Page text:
Practical example: the results of a patient after marathon run

After admitting the patient to the hospital ward (majority of markers 6 hours after admittance):

  • creatine kinase (CK): 1221 U/l (the norm is maximally 200 units; averagely 30-170), over six times higher than the norm! It proves muscle breakdown,

  • CK-MB (the activity of creatine kinase): 16.5 ng/ml (the norm is: 0 – 3.6 ng / ml); over five times higher than the norm! It proves muscle breakdown,

  • troponin: 0.32 ng /ml (the norm is less than o.1!) it means over three times higher than the norm! (it is the protein building heart muscle); the increase of this marker proves heart damage, necrosis, cardiomyopathy, rhabdomyolysis or it may be the marker of tens of other ailments,

  • creatine: 1.39 mg / dl (the norm ranges from 0.5 to 1.1 mg / dl),

  • right after admittance, also leukocythosis and high level of potassium.

The source: “the Review of Lab Medicine”. Author: Dagna M. Bobilewicz

“Among other reasons of occurring the crash syndrome, there are: long-lasting pressure on muscles (during e.g. coma), alcohol abuse, overdose of some stimulants (cocaine), hyperthermia and electrolytes disorder. During the crash syndrome, myoglobin is released from the damaged muscle fibres (rhabdomyolysis).

[Anesthesiology Intensive Care]

The marker of rhabdomyolysis is the level of CPK, i.e. enzyme (creatine kinase CK or CPK), which mainly occurs in muscles, heart or brain. Increased level of CPK proves muscle damage. The normal upper referrence value is around 200 (namely: two hundred units). The measurement of CK doesn't give 100% of certainty – because it may also turn out during heart attack or stroke. However, according to the specalists, in rhabdomyolysis the level of CPK may even reach few tens of thousands of units (much more than in other diseases). In 25 contestants of iron man half-triathlone (iron man triathlone: 1.92 km of swimming + 90 km of cycling + 21 km of running) there was the increased level of myoglobin – which proves it was the primal stage of rhabdomyolysis!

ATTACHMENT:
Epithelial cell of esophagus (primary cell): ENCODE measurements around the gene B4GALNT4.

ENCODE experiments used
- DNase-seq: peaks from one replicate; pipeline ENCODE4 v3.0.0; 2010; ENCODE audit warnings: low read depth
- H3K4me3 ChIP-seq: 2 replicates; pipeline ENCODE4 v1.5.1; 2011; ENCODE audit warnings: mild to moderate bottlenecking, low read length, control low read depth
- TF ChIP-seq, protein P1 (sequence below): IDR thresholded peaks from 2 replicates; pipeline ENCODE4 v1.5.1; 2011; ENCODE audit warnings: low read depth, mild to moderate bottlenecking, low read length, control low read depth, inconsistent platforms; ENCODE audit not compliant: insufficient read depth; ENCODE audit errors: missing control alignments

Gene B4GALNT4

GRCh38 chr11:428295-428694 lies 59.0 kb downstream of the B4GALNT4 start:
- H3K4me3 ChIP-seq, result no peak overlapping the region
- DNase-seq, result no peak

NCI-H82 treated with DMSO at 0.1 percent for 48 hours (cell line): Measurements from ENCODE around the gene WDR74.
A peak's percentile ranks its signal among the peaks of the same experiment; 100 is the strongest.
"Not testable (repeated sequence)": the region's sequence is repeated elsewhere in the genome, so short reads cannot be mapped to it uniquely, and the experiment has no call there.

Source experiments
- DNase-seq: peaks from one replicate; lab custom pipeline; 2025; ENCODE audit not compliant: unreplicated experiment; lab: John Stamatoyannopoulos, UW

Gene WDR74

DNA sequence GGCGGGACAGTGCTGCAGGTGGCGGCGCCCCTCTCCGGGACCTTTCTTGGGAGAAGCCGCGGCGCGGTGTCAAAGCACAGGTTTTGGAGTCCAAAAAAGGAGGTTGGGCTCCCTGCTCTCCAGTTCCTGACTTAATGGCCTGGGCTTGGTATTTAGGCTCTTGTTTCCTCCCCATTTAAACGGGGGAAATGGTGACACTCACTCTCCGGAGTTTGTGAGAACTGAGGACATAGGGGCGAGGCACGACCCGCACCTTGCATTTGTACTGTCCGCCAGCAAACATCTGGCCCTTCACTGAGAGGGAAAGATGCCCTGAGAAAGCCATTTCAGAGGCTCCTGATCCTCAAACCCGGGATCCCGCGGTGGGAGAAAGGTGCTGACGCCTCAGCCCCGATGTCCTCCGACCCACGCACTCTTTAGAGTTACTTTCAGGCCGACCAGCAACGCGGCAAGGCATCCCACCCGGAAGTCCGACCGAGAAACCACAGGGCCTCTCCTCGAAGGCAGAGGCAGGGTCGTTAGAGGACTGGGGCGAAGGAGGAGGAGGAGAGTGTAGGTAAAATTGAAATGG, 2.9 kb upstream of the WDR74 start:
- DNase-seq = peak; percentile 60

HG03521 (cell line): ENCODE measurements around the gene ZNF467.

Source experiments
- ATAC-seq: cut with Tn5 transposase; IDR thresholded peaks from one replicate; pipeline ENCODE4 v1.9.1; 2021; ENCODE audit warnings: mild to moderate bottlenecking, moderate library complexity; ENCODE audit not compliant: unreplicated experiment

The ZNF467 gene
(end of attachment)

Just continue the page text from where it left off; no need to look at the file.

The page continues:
Third of all: bleeding from digestive tract

Bleeding occurs in 8 to 30% of long-distance runners. What's interesting, in case of marathon runners, the medicine blocking the excretion of gastric acid (cimetidine) turned out to be inefficient. Many sports people use non-steroidical anti-inflammatory drugs, such as aspirin or ibuprofen, carelessly.

“In the USA the population studies, achieved thanks to ARAMIS, assessed that about 100,000 of hospitalizations and 16,500 of deaths a year are caused by various comlications of using NSAIDs. In Poland, on the basis of that data, about 3,000 of deaths are estimated to be the result of using NSAIDs.”

[Chronic use of NSAID – threats, potential complications”]

Unfortunately, using NSAIDs is especially dangerous for runners. German scientists analysed the information from over 4,000 of runners (the contestants in the Bonn marathon in 2010). Over half of them took painkillers (including OTC) before their start. The scientists checked how the supply of painkillers (ibuprofen, aspirin) correlates with side effects, which occurred during and after the race in sports people. […] Those runners who used painkillers had to resign from the race much more often because of the digestive tract disorders. It was also claimed that the group using NSAIDs sufferred from muscle cramps more often (that made them resign from the marathon). It was proven that painkillers increased the risk of having side effects in runners five times.

This issue was developed in this article:

Non-steroidical anti-inflammatory drugs VS sports

Conclusions?

  • don't use aspirin or any other products from the NSAID group before running, this way you increase the risk of cramps and the digestive tract disorders five times,

  • long-lasting use of NSAIDs may cause many serious diseases.